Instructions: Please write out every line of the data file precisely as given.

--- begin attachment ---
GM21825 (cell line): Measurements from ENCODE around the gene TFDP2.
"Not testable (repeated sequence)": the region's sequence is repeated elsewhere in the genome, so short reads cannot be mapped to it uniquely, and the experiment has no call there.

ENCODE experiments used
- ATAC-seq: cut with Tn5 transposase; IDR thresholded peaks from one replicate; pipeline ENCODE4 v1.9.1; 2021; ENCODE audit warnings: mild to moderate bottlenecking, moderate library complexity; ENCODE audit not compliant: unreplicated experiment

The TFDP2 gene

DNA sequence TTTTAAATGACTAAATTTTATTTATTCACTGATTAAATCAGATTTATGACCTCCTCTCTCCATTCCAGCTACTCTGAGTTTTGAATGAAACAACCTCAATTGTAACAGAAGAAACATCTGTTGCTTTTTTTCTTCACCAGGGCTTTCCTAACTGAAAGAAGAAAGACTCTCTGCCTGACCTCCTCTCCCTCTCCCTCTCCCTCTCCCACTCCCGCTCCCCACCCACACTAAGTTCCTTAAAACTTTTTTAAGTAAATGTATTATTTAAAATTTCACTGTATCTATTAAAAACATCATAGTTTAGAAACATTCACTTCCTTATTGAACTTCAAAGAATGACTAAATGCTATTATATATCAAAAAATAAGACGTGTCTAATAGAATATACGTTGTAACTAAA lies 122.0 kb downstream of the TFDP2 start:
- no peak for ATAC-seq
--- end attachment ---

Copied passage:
GM21825 (cell line): Measurements from ENCODE around the gene TFDP2.
"Not testable (repeated sequence)": the region's sequence is repeated elsewhere in the genome, so short reads cannot be mapped to it uniquely, and the experiment has no call there.

ENCODE experiments used
- ATAC-seq: cut with Tn5 transposase; IDR thresholded peaks from one replicate; pipeline ENCODE4 v1.9.1; 2021; ENCODE audit warnings: mild to moderate bottlenecking, moderate library complexity; ENCODE audit not compliant: unreplicated experiment

The TFDP2 gene

DNA sequence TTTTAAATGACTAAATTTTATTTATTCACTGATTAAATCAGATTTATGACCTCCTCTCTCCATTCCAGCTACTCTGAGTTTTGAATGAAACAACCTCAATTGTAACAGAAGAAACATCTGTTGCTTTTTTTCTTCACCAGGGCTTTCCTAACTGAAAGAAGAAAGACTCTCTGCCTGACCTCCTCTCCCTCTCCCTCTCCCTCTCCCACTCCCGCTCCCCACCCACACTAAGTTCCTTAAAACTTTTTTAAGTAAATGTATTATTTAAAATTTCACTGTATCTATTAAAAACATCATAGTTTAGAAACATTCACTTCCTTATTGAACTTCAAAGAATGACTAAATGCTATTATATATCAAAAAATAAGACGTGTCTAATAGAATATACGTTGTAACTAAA lies 122.0 kb downstream of the TFDP2 start:
- no peak for ATAC-seq